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Mobilizing Private Capital For Climate Action

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Climate change demands urgent action, and the mobilization of private capital is emerging as a pivotal force in reshaping industries for a sustainable future. While the loss and damage fund was established at COP28, there are not nearly enough public funds and pledges to cover the roughly $2.8 trillion in climate damage already done plus any mitigation or adaptation costs. In the climate change conversation, multilateral development banks (MDBs) are often viewed as the lead financiers. There are a couple of flaws with this assumption. MDBs tend to offer loans as the primary funding mechanism, a process fraught with controversy and questions about its effectiveness. They can hold capital as mortgagors, but often are not experts in higher risk capital investments. On the other hand, private capital organizations have higher risk tolerances and are able to utilize or even design different financing mechanisms. And, quite frankly, there is more private capital available than public funds. At any given point in time, there is roughly $100 trillion on asset management organizations’ books alone.

Foundations As Innovators

Foundations, as custodians of substantial resources, play a vital role in the fight against climate change. Interviews with leaders reveal a strategic shift in capital allocation, focusing on initiatives that address climate challenges head-on. For instance, the Rockefeller Foundation’s commitment to renewable energy projects demonstrates how foundations can drive positive change by redirecting their financial clout. We spoke to two of the leaders of Heading for Change, a foundation that is pushing the moral imperative for rethinking private capital’s role in addressing climate change. They help investors align capital with values with a focus on climate change and ensuring that globally, women have access to resources. Jackie Vanderbrug, a trustee of Heading for Change, spoke of a private capital theory of change that focuses on raising the profiles of women working for climate change, “When you invest in women, you invest in their families, you invest in their countries and you invest in the world.” While there are facets of climate funds and public resources that take gender issues into account, there are opportunities for private capital to make direct connections to discrete climate change issues. It can also be a force multiplier. . “Millions can move trillions,” so the power of the work is in “that ecosystem development.” Samantha Anderson, a Change Weaver at Heading for Change also cautioned that governance also has to be a part of change, advocating for “open source transparency of knowledge.”

Corporations Shift To Promoting Change

Corporations, often viewed as part of the problem, are increasingly becoming agents of change. Some of the work is altruistic. But the majority of the interest in corporations changing practices or funding climate change work is based on shareholder desires. $3.1 trillion in globally traded equities fall under some sustainability or climate related classification. Sustainable funds perform well, “In the first half of 2023, sustainable funds saw a median return of 6.9%, beating traditional funds’ 3.8% and reversing their underperformance in 2022,” according to reporting from the Morgan Stanley Institute. Where performance goes, so does consumer demand for those options. Along with increased demand for green investments, shareholders also have their eye on corporate practices. It is not a coincidence that companies from Google to Unilever are looking at initiatives to reduce their carbon footprint. Within that additional interest and funding lies opportunities to invest more deeply in climate action.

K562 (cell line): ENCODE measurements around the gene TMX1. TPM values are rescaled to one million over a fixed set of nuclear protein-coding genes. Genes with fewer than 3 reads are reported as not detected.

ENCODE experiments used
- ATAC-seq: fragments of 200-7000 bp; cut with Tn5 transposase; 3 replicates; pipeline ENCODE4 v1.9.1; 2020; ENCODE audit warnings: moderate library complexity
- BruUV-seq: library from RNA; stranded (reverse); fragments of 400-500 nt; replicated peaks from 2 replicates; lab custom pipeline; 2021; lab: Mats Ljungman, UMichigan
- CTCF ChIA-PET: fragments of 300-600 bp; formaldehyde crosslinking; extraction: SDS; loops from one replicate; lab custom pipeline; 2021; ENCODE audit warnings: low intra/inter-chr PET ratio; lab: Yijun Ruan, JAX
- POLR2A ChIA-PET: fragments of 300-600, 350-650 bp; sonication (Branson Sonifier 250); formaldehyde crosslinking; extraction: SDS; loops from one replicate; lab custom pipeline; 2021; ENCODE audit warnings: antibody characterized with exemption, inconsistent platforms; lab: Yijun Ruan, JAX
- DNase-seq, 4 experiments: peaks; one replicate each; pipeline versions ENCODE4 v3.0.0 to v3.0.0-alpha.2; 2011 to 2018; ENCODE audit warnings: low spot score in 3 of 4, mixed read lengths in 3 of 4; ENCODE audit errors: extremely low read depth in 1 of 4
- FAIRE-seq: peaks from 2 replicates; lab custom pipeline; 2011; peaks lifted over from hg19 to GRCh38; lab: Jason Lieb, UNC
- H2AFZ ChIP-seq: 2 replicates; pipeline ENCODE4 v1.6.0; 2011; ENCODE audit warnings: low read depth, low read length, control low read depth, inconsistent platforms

Hedge Funds For Climate Action

Once viewed as risky business, in the last few years hedge funds have shifted towards focusing more on environmental goals. The world’s most profitable hedge fund, TCI Management, made headlines in 2020 when its founding donated billions to climate efforts and began dumping companies that did not address climate change from the fund’s portfolios. Today, having a climate focus is no longer a radical concept. It is a growing value proposition. Barclays bank conducted a survey of hedge fund investors and found that their interest in ESG related funds. “soared from 8% to 30% since 2018.” Not surprisingly, hedge funds are exploring sustainable investments, recognizing both the economic and environmental returns.

What hedge funds can bring to the larger conversation about climate action is risk tolerance and agility. By design, these portfolios contain innovations, higher risk debt, including sovereign debt. Hedge fund managers and investors are accustomed to dynamic landscapes, whereas MDB directors and traditional lenders may not be willing to take on sovereign debt from low-income, high-climate risk countries that are banking on innovations to adapt to climate change.

A mix of the strengths of private capital’s flexibility and ingenuity combined with public institutions’ governance expertise could be the key to funding and accelerating climate action. World leaders have to consider ways to realize the possibility. For their part, private capital leaders should continue exploring the idea that mobilization of private capital is not just a financial strategy; it’s a collective responsibility. Foundations, corporations, hedge funds, and nations all hold a piece of the puzzle, and only collaboration can unlock innovative solutions to the pressing climate crisis.

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